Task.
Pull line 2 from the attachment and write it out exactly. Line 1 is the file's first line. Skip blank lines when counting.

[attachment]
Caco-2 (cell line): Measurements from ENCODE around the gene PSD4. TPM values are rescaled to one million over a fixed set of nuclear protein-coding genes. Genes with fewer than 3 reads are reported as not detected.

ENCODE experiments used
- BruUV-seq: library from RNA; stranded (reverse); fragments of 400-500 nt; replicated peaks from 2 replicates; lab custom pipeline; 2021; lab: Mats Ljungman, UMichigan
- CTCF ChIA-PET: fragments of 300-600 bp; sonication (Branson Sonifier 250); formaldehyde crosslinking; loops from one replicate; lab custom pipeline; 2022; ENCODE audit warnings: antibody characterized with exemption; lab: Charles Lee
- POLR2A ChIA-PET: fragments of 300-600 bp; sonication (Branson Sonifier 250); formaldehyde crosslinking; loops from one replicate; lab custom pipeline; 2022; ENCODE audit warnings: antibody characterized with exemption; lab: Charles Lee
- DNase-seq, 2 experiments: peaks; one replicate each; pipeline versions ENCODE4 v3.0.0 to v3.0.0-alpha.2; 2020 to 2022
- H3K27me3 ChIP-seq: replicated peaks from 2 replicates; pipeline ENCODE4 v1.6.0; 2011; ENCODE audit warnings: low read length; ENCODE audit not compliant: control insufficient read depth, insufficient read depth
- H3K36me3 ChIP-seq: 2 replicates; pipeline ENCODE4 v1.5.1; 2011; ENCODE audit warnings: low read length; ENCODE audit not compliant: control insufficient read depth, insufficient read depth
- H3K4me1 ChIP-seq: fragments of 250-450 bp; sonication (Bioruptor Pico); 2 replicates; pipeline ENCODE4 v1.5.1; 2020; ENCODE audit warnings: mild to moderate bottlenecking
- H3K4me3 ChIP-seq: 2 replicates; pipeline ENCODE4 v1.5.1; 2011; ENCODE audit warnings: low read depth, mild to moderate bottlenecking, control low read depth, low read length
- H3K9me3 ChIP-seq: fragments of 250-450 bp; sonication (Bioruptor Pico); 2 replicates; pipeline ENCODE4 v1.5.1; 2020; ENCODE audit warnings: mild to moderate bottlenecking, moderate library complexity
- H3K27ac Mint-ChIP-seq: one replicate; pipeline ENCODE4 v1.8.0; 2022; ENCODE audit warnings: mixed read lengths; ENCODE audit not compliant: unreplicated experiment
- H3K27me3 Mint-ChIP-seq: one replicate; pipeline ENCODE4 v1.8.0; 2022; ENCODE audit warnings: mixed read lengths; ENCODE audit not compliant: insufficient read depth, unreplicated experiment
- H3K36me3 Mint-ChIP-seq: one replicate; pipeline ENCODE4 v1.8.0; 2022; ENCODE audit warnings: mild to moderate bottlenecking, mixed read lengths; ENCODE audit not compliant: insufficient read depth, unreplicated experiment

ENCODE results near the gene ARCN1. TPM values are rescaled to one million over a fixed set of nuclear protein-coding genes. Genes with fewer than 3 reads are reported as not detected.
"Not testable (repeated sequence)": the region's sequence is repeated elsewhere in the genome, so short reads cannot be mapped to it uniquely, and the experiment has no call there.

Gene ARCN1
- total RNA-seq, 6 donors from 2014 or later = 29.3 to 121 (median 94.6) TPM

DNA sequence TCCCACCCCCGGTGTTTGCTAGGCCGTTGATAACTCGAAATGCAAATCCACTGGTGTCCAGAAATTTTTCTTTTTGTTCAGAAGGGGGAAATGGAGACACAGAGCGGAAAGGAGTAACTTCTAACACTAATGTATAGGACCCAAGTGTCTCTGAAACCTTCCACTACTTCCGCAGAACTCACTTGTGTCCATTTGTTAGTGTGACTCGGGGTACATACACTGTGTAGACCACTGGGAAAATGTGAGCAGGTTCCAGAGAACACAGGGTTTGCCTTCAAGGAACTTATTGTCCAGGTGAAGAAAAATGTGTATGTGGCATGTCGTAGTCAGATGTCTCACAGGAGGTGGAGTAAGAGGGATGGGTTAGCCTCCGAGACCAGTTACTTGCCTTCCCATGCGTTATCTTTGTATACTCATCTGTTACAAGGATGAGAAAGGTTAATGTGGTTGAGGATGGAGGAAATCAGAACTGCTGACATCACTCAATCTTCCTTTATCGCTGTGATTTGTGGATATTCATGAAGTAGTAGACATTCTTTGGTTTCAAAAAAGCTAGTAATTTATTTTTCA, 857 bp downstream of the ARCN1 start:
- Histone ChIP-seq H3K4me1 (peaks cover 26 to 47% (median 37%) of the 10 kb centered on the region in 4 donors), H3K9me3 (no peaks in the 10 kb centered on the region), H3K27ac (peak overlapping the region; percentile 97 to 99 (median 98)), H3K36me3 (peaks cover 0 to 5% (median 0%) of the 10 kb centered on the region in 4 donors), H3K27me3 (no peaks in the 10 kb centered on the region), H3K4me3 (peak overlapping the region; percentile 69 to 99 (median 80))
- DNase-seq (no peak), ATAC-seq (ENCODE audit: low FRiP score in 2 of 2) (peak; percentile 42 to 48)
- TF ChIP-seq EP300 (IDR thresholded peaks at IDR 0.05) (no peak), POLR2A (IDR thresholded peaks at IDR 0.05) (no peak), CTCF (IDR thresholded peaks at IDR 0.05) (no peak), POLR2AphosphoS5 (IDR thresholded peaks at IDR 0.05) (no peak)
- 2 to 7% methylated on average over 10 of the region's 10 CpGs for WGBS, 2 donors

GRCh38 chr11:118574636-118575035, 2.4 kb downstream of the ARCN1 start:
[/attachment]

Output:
ENCODE experiments used